Here are the last two SSAA algorithms/sampling patterns that I wanted to share – FlipQuad and FlipTri.

The last post talked about 4-Rook antialiasing which took 4 samples per pixel to do antialiasing.

Before that we talked about quincunx which was able to get 5 samples per pixel, while only rendering 2 samples per pixel. It was able to do that by sharing “corner samples” among 4 pixels.

If you combine the ideas from the last two posts, you could start with the 4-rook sampling points and push them to the edge of the pixel so that the edge samples can be shared between the pixels that share the edge.

If you do that though, you’ll actually have two samples on each edge. To solve this and keep the same number of sample points per pixel, you could flip every other pixel’s sample points.

Ta-Da! That is exactly what FlipQuad is. Check out the sampling pattern below, which shows the samples for a 2×2 grid of pixels. You’d just repeat this pattern for as many pixels as you had.

Here’s an image that shows FlipQuad in action – anti aliased on the left, regular image on the right. You can click on the image to see the shadertoy demo of it.

It works pretty well, but it is pretty blurry, especially the textures! Kind of makes sense because quincunx was blurry due to shared samples. We have ONLY shared samples in this pattern, so it’s understandable that it’s kind of blurry. There’s less unique information per pixel than in the other SSAA techniques shown so far.

This essentially is 2 samples rendered per pixel to get 4x SSAA.

## FlipTri

Flipquad worked decently, but instead of using a quad, could we use a triangle? Yes we can, check out the 2×2 pixel sampling pattern below:

Here’s an image that shows FlipTri in action – anti aliased on the left, regular image on the right. You can click on the image to see the shadertoy demo of it.

This essentially is 1.25 samples rendered per pixel to get 3x SSAA! It really doesn’t look that different to my eyes than the flipquad method, but it uses quite a fewer number of samples!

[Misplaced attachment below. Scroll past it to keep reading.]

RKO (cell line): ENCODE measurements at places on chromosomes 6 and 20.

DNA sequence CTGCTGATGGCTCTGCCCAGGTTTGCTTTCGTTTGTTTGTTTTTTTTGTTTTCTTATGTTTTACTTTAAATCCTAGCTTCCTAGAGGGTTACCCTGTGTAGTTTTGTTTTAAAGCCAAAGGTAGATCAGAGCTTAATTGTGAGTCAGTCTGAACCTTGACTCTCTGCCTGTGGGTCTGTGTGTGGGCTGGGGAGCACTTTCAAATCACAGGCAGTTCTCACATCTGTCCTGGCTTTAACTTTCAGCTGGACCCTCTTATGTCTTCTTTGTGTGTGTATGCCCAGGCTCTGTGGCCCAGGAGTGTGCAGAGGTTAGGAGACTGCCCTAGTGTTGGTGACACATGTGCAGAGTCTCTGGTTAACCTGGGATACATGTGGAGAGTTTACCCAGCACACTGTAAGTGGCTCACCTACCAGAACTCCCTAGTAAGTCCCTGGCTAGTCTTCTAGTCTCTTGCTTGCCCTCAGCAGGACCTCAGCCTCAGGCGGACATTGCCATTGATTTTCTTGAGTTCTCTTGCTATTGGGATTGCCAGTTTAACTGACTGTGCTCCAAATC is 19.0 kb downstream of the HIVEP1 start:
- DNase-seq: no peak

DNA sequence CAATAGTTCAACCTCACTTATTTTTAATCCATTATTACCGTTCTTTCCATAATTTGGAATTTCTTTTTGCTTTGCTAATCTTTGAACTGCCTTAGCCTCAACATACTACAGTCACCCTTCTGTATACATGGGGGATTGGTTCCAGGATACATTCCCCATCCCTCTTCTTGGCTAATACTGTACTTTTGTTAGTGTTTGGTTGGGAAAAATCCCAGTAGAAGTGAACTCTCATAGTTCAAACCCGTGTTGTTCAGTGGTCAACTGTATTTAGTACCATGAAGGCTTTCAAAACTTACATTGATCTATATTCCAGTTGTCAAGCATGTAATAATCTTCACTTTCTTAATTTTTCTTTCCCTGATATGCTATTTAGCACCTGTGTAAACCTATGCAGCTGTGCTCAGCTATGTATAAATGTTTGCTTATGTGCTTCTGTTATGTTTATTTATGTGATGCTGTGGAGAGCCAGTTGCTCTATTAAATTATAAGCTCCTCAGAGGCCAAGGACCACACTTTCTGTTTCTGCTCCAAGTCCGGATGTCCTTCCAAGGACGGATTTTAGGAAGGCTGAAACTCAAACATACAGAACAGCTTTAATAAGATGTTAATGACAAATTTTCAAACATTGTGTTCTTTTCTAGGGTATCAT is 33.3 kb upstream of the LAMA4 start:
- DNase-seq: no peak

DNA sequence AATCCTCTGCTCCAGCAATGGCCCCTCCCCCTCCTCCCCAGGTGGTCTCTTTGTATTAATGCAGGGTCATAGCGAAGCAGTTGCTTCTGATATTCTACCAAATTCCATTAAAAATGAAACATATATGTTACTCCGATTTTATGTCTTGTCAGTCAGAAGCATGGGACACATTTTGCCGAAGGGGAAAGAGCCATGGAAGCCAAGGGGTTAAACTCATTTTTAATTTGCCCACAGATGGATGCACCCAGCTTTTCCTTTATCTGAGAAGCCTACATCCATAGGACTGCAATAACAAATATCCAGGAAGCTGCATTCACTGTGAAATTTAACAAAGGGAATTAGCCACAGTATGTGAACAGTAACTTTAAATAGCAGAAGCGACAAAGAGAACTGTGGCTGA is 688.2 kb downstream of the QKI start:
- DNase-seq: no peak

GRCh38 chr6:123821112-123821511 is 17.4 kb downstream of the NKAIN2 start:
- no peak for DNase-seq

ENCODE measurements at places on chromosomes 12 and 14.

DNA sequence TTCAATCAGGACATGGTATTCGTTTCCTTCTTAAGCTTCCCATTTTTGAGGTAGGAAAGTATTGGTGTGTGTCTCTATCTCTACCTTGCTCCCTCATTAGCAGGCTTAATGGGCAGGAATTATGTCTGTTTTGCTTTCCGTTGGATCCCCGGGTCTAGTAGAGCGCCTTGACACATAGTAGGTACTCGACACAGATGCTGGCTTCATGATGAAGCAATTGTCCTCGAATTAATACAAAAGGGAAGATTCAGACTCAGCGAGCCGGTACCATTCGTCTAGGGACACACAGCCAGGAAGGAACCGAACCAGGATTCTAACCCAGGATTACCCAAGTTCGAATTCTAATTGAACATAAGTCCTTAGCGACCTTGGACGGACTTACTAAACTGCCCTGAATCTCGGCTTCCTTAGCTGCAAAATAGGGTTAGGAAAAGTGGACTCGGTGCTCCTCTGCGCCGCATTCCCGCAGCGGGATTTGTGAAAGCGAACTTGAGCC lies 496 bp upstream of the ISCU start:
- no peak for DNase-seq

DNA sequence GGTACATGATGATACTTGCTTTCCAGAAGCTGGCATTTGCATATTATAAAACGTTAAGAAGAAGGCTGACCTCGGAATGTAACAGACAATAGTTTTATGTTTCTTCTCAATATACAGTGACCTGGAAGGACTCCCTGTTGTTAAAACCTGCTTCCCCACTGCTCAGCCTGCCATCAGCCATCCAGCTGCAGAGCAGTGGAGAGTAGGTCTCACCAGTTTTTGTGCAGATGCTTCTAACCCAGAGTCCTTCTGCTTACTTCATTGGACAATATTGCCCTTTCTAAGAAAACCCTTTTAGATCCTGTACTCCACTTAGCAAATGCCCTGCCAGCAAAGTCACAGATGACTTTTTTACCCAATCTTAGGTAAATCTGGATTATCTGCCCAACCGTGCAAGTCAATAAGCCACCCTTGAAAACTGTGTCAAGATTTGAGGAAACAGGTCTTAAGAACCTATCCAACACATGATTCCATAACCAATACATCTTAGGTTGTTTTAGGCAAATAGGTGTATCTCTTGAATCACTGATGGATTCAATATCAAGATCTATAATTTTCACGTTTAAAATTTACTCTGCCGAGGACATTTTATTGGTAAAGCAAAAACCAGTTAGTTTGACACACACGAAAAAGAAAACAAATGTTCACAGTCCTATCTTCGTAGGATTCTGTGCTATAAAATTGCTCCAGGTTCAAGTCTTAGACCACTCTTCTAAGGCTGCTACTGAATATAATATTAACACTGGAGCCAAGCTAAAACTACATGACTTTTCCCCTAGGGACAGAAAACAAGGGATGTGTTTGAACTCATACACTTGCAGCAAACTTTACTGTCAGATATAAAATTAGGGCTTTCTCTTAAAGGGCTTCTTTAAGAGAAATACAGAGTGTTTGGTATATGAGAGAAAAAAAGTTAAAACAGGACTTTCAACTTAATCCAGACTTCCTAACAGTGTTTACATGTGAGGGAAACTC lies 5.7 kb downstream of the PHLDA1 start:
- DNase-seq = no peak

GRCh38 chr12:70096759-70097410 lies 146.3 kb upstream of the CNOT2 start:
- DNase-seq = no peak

## Conclusion

So basically, there’s a bunch of different ways to do SSAA style anti aliasing, even beyond the ones I showed, but in the end you are basically just taking more samples and/or sharing samples across multiple pixels to get a better resulting image.

SSAA is also a common technique in raytracing, where they will shoot multiple rays per pixel, and combine them together in this way, sometimes for things like movies, they will cast hundreds of rays per pixel! You could also just render multiple times and do one of the methods we’ve talked about in the last couple post instead of explicitly shooting multiple rays per pixel.

At SIGGRAPH 2014, someone mentioned in the “advancements in realtime rendering” talk that they used the flipquad pattern along with temporal supersampling. That made it so the 2 samples rendered per pixel was amortized across two frames and thus became one sample per pixel, which is pretty nifty. I feel like you could extend that to flip tri’s and perhaps render less than 1 sample per pixel each frame.

A big issue with implementing these in modern graphics situations is that it’s difficult to render a sample once and share it across multiple pixels. I have a way in mind involving rendering the scene a couple times with different sized buffers and offsets, but not sure yet if it’s practical. Temporal supersampling algorithms definitely seem like they could benefit from these exotic patterns more easily.

Up next I think I’m going to try and figure out MSAA, which has similar results as SSAA, but from the sound of things, performs a bit better.

Rasterization

FlipTri Research Paper: An Extremely Inexpensive
Multisampling Scheme

A Weighted Error Metric and Optimization Method for
Antialiasing Patterns

CGT 511
(Anti)aliasing

Bart Wronski: Temporal supersampling and antialiasing

A Family of Inexpensive Sampling Schemes